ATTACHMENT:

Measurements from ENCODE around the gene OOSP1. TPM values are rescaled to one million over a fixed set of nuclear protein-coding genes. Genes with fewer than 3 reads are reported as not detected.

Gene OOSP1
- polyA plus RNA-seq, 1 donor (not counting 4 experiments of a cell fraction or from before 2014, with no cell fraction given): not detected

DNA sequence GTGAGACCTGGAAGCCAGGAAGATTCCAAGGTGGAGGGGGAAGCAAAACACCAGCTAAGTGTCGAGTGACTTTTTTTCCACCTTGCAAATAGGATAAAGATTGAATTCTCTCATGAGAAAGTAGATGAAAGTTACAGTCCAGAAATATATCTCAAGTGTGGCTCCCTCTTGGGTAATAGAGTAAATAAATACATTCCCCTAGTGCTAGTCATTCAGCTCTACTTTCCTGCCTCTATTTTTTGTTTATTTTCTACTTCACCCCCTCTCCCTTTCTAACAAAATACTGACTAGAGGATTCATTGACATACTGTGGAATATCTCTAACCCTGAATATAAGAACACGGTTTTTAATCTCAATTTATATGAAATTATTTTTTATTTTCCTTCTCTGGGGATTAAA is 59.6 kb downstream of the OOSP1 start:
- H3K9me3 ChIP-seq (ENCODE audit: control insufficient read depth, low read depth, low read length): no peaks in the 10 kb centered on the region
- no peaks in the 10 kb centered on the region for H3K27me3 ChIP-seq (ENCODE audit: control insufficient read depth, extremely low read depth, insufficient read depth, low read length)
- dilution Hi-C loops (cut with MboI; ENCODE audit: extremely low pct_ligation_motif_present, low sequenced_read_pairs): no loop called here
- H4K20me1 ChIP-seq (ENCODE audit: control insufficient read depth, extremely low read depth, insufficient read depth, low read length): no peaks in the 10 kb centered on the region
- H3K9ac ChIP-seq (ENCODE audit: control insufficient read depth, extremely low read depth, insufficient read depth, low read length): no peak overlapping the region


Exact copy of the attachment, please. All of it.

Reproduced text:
Measurements from ENCODE around the gene OOSP1. TPM values are rescaled to one million over a fixed set of nuclear protein-coding genes. Genes with fewer than 3 reads are reported as not detected.

Gene OOSP1
- polyA plus RNA-seq, 1 donor (not counting 4 experiments of a cell fraction or from before 2014, with no cell fraction given): not detected

DNA sequence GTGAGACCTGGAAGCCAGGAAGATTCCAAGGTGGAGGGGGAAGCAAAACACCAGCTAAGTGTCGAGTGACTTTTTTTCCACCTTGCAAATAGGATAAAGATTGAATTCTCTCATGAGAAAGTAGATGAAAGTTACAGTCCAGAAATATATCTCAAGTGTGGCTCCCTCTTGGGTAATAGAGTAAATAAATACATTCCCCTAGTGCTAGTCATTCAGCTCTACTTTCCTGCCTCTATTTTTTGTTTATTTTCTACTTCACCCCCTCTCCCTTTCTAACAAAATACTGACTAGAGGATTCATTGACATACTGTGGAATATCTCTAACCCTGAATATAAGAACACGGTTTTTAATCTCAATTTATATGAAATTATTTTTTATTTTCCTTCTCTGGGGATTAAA is 59.6 kb downstream of the OOSP1 start:
- H3K9me3 ChIP-seq (ENCODE audit: control insufficient read depth, low read depth, low read length): no peaks in the 10 kb centered on the region
- no peaks in the 10 kb centered on the region for H3K27me3 ChIP-seq (ENCODE audit: control insufficient read depth, extremely low read depth, insufficient read depth, low read length)
- dilution Hi-C loops (cut with MboI; ENCODE audit: extremely low pct_ligation_motif_present, low sequenced_read_pairs): no loop called here
- H4K20me1 ChIP-seq (ENCODE audit: control insufficient read depth, extremely low read depth, insufficient read depth, low read length): no peaks in the 10 kb centered on the region
- H3K9ac ChIP-seq (ENCODE audit: control insufficient read depth, extremely low read depth, insufficient read depth, low read length): no peak overlapping the region